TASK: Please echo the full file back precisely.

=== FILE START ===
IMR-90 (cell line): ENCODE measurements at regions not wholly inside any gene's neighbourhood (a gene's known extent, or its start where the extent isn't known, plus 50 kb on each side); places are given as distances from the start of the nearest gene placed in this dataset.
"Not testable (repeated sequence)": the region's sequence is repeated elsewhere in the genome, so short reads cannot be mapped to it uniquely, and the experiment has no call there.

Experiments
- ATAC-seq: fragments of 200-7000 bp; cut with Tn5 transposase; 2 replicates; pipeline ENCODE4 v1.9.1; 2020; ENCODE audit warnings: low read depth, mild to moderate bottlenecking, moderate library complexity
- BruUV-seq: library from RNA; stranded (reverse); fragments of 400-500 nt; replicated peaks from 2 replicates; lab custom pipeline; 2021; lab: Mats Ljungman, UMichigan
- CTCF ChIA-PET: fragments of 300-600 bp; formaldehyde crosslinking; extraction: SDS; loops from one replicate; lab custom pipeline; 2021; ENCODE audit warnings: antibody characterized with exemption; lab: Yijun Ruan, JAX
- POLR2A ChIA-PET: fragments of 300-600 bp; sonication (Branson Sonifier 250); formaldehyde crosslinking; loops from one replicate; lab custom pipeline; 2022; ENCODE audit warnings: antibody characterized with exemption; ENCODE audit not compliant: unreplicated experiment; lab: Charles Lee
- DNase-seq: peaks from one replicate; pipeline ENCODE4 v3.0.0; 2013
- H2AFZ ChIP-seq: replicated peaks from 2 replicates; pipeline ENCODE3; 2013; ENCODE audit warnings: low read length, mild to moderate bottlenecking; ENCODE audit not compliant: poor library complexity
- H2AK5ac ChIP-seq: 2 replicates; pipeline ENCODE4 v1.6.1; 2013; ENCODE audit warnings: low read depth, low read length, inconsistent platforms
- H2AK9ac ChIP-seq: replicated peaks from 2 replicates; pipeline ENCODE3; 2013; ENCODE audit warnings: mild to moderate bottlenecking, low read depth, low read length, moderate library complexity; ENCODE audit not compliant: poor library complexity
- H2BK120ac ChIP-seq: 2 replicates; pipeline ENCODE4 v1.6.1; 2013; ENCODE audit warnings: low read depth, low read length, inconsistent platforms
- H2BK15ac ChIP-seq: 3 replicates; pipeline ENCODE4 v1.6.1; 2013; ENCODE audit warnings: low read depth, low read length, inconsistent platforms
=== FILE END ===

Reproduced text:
IMR-90 (cell line): ENCODE measurements at regions not wholly inside any gene's neighbourhood (a gene's known extent, or its start where the extent isn't known, plus 50 kb on each side); places are given as distances from the start of the nearest gene placed in this dataset.
"Not testable (repeated sequence)": the region's sequence is repeated elsewhere in the genome, so short reads cannot be mapped to it uniquely, and the experiment has no call there.

Experiments
- ATAC-seq: fragments of 200-7000 bp; cut with Tn5 transposase; 2 replicates; pipeline ENCODE4 v1.9.1; 2020; ENCODE audit warnings: low read depth, mild to moderate bottlenecking, moderate library complexity
- BruUV-seq: library from RNA; stranded (reverse); fragments of 400-500 nt; replicated peaks from 2 replicates; lab custom pipeline; 2021; lab: Mats Ljungman, UMichigan
- CTCF ChIA-PET: fragments of 300-600 bp; formaldehyde crosslinking; extraction: SDS; loops from one replicate; lab custom pipeline; 2021; ENCODE audit warnings: antibody characterized with exemption; lab: Yijun Ruan, JAX
- POLR2A ChIA-PET: fragments of 300-600 bp; sonication (Branson Sonifier 250); formaldehyde crosslinking; loops from one replicate; lab custom pipeline; 2022; ENCODE audit warnings: antibody characterized with exemption; ENCODE audit not compliant: unreplicated experiment; lab: Charles Lee
- DNase-seq: peaks from one replicate; pipeline ENCODE4 v3.0.0; 2013
- H2AFZ ChIP-seq: replicated peaks from 2 replicates; pipeline ENCODE3; 2013; ENCODE audit warnings: low read length, mild to moderate bottlenecking; ENCODE audit not compliant: poor library complexity
- H2AK5ac ChIP-seq: 2 replicates; pipeline ENCODE4 v1.6.1; 2013; ENCODE audit warnings: low read depth, low read length, inconsistent platforms
- H2AK9ac ChIP-seq: replicated peaks from 2 replicates; pipeline ENCODE3; 2013; ENCODE audit warnings: mild to moderate bottlenecking, low read depth, low read length, moderate library complexity; ENCODE audit not compliant: poor library complexity
- H2BK120ac ChIP-seq: 2 replicates; pipeline ENCODE4 v1.6.1; 2013; ENCODE audit warnings: low read depth, low read length, inconsistent platforms
- H2BK15ac ChIP-seq: 3 replicates; pipeline ENCODE4 v1.6.1; 2013; ENCODE audit warnings: low read depth, low read length, inconsistent platforms